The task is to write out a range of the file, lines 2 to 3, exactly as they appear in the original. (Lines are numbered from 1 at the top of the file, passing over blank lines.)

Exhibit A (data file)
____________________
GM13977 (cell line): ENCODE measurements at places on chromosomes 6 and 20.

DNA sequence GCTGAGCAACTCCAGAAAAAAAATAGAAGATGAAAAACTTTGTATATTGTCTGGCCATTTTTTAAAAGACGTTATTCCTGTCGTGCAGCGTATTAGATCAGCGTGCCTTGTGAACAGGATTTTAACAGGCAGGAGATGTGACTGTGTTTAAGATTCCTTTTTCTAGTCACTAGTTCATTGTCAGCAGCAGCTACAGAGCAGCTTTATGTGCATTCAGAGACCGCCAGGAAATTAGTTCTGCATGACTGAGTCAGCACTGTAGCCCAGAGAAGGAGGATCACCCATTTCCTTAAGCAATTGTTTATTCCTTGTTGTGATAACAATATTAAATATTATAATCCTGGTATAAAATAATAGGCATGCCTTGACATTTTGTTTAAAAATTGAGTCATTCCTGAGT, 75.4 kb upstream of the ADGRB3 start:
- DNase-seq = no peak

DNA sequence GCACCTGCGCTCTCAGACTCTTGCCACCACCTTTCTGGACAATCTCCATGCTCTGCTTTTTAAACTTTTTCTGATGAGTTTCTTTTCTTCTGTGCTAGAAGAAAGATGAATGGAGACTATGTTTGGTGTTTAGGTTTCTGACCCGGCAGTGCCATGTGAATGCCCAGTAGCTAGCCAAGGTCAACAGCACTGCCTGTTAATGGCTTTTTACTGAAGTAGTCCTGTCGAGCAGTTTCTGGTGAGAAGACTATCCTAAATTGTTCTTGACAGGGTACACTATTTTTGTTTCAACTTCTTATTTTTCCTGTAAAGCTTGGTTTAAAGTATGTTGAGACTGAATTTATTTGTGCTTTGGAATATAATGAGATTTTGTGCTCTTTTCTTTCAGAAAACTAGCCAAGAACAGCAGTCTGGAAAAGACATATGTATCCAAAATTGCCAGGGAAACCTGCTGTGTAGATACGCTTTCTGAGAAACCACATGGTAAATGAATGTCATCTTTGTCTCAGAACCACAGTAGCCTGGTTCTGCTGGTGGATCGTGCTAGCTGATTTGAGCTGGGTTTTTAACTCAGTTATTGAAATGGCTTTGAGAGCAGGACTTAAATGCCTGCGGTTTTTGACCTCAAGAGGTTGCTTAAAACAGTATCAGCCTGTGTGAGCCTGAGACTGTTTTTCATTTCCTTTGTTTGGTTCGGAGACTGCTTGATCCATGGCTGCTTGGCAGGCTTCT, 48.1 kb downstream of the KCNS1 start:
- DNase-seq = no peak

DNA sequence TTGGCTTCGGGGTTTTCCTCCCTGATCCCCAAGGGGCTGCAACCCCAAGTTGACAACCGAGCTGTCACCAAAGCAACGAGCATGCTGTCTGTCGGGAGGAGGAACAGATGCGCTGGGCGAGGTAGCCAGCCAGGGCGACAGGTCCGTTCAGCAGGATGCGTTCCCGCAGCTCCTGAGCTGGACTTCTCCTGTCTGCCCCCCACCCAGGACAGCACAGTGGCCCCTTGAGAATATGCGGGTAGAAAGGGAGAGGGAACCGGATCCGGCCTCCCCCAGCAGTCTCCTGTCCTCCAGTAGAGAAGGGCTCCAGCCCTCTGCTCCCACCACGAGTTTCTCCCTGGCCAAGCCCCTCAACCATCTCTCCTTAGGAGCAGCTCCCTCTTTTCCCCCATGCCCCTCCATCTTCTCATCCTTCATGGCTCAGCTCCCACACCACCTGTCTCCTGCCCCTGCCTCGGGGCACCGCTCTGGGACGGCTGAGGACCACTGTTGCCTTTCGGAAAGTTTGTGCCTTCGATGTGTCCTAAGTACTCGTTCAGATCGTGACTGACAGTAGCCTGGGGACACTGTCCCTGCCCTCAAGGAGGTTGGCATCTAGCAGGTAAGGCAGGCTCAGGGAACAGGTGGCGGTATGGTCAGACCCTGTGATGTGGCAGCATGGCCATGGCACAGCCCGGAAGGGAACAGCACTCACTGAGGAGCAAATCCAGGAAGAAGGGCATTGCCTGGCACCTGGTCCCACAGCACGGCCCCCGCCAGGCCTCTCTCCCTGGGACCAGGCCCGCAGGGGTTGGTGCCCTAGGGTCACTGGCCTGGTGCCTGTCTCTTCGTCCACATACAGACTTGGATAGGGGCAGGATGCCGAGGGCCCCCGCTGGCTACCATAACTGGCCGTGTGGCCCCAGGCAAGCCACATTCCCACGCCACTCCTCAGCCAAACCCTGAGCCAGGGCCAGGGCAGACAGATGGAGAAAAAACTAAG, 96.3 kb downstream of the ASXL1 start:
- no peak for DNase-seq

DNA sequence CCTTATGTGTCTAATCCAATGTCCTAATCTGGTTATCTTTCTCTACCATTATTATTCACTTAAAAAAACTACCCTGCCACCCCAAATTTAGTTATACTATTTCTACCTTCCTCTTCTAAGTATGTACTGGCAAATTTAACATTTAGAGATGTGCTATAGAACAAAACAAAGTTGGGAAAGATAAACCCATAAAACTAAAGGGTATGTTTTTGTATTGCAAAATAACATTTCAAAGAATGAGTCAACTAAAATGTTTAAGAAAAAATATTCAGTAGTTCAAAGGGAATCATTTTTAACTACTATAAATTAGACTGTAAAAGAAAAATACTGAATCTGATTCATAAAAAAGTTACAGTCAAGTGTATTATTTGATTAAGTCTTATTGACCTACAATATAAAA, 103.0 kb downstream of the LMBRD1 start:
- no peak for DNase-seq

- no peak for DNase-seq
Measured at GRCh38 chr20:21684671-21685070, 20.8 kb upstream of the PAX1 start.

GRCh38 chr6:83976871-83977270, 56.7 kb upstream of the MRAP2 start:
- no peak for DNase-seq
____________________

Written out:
DNA sequence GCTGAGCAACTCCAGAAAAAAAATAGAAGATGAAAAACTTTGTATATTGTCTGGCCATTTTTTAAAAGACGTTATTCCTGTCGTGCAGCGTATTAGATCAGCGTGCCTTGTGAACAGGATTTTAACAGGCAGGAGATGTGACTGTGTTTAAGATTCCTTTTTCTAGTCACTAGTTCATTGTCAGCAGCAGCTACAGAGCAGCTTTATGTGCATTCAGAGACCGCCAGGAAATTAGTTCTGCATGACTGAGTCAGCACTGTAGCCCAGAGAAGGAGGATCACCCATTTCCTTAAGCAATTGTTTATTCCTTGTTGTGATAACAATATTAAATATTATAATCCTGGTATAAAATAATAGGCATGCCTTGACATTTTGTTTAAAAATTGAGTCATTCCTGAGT, 75.4 kb upstream of the ADGRB3 start:
- DNase-seq = no peak